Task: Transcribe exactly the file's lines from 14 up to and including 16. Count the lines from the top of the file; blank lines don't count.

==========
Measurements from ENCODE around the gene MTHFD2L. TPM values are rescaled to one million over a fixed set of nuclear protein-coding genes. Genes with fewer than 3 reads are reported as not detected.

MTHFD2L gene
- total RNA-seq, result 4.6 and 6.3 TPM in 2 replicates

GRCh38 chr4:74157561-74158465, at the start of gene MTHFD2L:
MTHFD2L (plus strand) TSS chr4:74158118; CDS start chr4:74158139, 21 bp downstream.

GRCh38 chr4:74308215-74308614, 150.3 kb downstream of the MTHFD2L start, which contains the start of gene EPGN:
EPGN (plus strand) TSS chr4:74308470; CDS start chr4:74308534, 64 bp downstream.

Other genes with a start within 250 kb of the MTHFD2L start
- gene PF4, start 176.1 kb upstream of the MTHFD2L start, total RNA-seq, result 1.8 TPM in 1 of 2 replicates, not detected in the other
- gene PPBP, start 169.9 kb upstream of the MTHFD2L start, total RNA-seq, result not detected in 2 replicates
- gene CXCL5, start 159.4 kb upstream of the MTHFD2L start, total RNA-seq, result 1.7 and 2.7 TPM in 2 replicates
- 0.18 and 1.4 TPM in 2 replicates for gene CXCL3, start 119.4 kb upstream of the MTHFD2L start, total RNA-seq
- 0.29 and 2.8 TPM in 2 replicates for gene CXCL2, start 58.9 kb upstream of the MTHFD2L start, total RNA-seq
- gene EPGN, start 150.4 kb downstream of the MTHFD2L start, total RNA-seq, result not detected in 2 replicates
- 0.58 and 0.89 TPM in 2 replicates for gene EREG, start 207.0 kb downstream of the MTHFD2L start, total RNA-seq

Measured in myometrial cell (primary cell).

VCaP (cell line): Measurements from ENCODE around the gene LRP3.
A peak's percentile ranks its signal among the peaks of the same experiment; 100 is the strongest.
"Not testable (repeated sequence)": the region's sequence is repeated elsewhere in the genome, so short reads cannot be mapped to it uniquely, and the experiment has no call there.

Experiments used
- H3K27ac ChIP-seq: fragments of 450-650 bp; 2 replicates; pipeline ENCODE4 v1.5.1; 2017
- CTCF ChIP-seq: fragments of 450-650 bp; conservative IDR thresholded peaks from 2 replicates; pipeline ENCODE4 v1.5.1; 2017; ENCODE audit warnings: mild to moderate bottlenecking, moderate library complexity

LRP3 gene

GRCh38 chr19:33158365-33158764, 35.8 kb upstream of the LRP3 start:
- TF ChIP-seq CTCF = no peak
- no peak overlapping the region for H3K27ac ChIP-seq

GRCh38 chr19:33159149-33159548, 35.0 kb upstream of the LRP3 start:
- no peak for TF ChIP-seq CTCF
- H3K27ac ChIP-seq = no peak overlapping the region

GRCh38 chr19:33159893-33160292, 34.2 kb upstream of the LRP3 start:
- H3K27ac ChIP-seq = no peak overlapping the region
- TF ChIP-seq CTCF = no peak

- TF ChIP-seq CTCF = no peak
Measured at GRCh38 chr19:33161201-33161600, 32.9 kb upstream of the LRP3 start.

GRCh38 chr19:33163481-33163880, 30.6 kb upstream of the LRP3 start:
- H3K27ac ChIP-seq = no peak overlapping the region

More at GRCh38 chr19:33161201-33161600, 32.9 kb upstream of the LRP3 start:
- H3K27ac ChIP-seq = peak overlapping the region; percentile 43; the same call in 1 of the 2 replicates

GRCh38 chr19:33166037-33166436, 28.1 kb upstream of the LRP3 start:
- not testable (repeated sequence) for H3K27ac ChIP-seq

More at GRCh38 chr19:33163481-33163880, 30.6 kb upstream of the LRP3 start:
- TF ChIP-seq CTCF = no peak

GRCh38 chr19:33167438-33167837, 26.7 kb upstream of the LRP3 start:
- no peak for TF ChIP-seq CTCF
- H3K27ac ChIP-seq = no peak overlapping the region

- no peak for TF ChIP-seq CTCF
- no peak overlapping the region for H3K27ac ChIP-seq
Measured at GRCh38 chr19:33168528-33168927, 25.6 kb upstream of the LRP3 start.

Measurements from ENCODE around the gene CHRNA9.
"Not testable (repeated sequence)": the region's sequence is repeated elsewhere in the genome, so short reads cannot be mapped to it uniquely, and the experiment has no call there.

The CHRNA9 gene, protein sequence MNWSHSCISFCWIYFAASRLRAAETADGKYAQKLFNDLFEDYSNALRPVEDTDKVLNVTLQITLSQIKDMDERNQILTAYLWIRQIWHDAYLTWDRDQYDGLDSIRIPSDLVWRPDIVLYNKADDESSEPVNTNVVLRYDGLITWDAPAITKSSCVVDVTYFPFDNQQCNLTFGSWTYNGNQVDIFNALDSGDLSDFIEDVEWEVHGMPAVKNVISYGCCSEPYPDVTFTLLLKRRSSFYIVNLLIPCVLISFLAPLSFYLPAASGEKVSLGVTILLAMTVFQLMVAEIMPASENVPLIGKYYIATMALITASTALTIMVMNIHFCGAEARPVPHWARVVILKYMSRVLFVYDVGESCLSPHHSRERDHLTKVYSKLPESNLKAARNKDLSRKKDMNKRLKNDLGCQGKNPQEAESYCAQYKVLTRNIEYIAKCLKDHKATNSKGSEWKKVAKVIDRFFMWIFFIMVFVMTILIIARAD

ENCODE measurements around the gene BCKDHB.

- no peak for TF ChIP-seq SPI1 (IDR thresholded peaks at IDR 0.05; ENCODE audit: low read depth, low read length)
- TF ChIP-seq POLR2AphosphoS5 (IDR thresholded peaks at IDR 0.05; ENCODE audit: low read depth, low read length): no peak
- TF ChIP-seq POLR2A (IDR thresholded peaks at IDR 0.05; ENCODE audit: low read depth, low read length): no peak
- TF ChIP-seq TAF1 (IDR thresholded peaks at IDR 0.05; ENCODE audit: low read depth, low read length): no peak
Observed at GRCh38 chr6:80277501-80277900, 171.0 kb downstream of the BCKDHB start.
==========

- gene EPGN, start 150.4 kb downstream of the MTHFD2L start, total RNA-seq, result not detected in 2 replicates
- 0.58 and 0.89 TPM in 2 replicates for gene EREG, start 207.0 kb downstream of the MTHFD2L start, total RNA-seq

Measured in myometrial cell (primary cell).